[Oxidative stress in the pathogenesis of Alzheimer's disease and antioxidant neuroprotection].Fortschr Neurol Psychiatr. 1998 Mar; 66(3):113-21.FN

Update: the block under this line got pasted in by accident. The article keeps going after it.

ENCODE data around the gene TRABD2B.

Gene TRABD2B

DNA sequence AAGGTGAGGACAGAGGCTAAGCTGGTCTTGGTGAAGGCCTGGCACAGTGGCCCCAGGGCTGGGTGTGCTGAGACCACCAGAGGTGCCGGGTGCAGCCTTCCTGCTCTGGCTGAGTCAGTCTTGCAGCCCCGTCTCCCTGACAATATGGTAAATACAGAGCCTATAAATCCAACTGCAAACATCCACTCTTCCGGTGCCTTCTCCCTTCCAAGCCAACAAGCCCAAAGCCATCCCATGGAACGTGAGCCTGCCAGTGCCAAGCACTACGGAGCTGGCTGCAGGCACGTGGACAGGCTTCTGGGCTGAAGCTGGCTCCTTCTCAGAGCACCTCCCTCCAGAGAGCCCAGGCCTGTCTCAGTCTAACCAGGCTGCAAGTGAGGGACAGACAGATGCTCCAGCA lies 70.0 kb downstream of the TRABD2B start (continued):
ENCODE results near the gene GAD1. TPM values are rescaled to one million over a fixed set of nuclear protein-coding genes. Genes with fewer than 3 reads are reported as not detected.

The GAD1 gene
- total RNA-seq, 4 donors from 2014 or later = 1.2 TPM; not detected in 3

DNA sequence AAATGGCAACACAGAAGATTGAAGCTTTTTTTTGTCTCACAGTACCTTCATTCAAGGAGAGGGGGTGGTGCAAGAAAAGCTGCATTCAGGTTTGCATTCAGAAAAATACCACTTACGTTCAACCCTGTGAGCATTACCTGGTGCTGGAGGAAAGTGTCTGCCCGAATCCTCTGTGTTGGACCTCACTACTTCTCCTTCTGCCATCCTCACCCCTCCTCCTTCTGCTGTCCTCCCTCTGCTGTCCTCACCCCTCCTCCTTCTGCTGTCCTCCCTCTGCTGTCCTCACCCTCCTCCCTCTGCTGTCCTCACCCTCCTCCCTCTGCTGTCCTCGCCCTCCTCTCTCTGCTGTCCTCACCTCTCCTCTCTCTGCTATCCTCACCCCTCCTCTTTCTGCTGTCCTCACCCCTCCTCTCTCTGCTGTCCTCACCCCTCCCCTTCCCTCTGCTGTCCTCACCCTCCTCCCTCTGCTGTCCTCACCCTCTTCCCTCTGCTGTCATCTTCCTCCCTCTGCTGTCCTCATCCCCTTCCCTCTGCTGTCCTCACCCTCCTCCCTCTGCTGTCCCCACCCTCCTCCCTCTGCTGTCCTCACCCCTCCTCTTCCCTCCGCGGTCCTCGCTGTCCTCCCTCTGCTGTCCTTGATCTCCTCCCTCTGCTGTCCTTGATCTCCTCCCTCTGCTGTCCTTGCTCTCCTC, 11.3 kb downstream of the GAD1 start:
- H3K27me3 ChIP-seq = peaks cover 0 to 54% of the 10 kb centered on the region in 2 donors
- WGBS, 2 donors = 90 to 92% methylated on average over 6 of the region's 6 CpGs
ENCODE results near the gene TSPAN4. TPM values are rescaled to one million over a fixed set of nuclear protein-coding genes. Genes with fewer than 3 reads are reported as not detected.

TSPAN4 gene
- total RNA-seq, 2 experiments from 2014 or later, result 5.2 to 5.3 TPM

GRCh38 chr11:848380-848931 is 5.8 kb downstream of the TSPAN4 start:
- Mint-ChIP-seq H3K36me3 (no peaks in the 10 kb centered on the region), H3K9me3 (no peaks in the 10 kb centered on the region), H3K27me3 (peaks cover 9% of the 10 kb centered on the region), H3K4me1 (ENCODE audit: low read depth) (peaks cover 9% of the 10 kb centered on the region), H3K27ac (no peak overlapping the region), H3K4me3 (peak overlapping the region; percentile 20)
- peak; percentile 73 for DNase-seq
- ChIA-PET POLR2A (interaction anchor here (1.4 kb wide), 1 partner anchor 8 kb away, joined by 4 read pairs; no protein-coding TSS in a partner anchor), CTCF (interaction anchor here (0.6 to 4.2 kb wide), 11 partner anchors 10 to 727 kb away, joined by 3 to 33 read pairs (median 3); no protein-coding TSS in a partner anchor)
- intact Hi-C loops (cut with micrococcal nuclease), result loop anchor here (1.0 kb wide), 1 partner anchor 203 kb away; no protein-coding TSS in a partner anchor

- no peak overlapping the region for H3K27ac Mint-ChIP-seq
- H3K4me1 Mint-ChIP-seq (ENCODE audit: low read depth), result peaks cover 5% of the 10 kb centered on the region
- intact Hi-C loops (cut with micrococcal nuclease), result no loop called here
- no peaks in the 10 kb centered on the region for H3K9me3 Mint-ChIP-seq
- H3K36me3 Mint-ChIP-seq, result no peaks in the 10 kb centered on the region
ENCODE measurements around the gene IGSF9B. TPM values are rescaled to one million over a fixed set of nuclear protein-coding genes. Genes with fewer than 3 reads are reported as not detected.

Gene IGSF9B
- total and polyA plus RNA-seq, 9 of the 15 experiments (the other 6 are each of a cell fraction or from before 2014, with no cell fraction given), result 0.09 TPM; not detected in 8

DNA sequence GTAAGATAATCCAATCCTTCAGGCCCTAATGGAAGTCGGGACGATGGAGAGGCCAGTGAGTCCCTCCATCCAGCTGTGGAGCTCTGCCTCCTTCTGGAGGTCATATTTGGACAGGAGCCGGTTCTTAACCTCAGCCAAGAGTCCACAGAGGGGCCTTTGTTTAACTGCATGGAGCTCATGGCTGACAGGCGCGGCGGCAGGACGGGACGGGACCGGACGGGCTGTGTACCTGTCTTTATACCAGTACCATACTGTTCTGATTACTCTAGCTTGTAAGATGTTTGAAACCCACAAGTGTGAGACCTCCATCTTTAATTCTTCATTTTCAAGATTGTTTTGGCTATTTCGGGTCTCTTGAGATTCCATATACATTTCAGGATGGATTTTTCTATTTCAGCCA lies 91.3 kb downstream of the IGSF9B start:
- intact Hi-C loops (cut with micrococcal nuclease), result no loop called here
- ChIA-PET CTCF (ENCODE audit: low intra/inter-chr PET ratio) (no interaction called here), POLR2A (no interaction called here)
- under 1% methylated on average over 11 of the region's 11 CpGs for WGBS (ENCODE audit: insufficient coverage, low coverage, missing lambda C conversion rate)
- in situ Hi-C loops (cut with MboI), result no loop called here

Alzheimer's disease (AD) is one of the most frequent causes of dementia in the aged. The elucidation of the pathomechanisms of this neurodegenerative disease with age, as the only risk factor for the majority of cases, is in the centre of the efforts of molecular and cellular neurobiology in preclinical research. Various findings point to the involvement of the amyloid beta protein (A beta) in the pathogenesis and progression of AD. Precipitated A beta aggregates are found in the brain of AD patients post mortem in the so-called plaques, a major histopathological hallmark of this progressive destructive disease. A beta can be toxic to cultivated neuronal cells only in its aggregated fibril form. After interaction with the neuronal cell membrane, these aggregates can induce intracellular oxidative events and can lead to the release of so-called free radicals. This is just one important finding for the involvement of oxidative events in the nerve cell degeneration in AD supporting the oxidative stress hypothesis. Furthermore, different neurochemical methods revealed many additional traits and scars of oxidative reactions in the brain of AD patients. Inflammatory events also seem to take part in the generation of an oxidative environment and therefore in nerve cell death as well. In addition, various age-dependent pathophysiological changes can increase neuronal vulnerability. Different antioxidants can protect cultivated neurons against A beta toxicity, but also against other oxidative stressors relevant to the disease. Besides the classical lipophilic antioxidant vitamin E, the female sex hormone oestrogen could also play an important neuroprotective role as an antioxidant, as was shown recently. Oestrogen, oestrogen derivatives, but also other potential free radical scavengers could block the accumulation of oxidative events on the long run and could, therefore, possibly slow down or prevent progressive nerve cell death of AD, which occurs over decades. If future clinical trials using antioxidants as neuroprotectants in AD would also support the oxidative stress hypothesis of the aetiopathogenesis of AD, antioxidants identified in the laboratory could then find their way more and more into the clinical treatment of Alzheimer's dementia.